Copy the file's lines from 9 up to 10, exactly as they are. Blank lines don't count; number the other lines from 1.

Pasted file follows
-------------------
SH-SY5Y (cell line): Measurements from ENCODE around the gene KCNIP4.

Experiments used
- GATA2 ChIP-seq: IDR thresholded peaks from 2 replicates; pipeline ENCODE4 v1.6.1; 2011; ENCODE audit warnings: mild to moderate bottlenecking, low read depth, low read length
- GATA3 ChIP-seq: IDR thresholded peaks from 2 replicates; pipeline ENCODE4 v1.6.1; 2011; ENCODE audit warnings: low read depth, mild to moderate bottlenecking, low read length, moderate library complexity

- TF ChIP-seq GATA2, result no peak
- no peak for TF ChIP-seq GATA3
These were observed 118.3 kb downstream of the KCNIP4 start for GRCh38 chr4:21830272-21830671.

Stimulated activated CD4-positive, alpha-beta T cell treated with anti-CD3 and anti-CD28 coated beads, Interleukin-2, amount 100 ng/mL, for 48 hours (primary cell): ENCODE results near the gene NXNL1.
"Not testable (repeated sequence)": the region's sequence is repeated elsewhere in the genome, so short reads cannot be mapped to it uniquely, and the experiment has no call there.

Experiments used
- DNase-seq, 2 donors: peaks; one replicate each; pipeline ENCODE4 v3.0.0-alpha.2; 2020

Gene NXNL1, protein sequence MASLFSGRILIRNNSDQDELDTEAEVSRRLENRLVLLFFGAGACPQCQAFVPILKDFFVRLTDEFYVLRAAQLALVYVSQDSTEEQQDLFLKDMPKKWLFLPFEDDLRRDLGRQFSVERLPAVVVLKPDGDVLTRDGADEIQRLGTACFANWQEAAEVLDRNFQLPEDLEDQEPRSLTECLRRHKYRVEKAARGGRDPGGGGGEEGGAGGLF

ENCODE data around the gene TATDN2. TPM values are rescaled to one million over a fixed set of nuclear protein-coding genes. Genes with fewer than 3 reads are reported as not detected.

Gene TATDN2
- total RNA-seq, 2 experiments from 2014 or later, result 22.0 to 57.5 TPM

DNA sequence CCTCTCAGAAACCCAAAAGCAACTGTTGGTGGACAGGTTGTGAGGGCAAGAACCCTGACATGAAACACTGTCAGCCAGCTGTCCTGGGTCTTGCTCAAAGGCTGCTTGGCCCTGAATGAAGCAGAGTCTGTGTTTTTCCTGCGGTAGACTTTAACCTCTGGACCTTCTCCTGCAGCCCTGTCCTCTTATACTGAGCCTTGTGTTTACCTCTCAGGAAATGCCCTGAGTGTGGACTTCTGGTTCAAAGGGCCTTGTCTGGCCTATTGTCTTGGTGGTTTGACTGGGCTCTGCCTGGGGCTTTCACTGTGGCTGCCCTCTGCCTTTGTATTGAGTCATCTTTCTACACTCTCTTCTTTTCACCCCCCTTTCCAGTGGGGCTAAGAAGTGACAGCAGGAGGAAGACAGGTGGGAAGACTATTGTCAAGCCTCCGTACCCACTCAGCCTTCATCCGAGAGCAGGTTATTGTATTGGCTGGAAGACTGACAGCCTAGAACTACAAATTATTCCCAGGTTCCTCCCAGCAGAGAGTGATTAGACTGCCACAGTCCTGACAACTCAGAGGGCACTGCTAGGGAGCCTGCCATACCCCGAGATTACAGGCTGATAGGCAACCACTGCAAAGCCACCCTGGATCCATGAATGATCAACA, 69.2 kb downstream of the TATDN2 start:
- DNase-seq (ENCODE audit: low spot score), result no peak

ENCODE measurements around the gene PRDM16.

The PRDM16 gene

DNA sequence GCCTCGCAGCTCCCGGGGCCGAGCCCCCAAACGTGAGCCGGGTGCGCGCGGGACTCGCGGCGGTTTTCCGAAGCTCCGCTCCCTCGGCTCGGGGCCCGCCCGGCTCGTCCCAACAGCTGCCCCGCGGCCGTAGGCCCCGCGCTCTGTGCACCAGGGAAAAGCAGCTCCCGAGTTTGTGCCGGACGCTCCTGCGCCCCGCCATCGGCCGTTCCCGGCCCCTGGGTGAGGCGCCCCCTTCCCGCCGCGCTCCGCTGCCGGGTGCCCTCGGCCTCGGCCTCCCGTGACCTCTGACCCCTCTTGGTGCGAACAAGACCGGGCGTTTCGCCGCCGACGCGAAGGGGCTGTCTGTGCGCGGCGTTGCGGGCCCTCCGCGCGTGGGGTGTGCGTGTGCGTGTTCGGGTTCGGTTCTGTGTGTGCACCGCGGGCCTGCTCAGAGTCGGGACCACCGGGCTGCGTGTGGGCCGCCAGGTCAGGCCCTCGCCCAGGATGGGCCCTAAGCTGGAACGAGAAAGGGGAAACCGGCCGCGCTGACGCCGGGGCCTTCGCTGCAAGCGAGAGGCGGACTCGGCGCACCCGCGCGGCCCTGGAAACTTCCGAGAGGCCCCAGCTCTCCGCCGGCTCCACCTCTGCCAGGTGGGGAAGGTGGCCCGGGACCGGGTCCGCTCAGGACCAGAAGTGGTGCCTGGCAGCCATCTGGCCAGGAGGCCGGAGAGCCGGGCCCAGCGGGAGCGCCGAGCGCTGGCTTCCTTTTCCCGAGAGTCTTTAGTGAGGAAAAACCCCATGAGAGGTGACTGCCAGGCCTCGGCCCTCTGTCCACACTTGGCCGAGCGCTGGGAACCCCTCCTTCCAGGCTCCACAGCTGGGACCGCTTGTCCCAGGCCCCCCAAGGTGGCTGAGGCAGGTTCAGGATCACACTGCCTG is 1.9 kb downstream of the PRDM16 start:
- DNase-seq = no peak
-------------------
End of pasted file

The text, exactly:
"Not testable (repeated sequence)": the region's sequence is repeated elsewhere in the genome, so short reads cannot be mapped to it uniquely, and the experiment has no call there.

Experiments used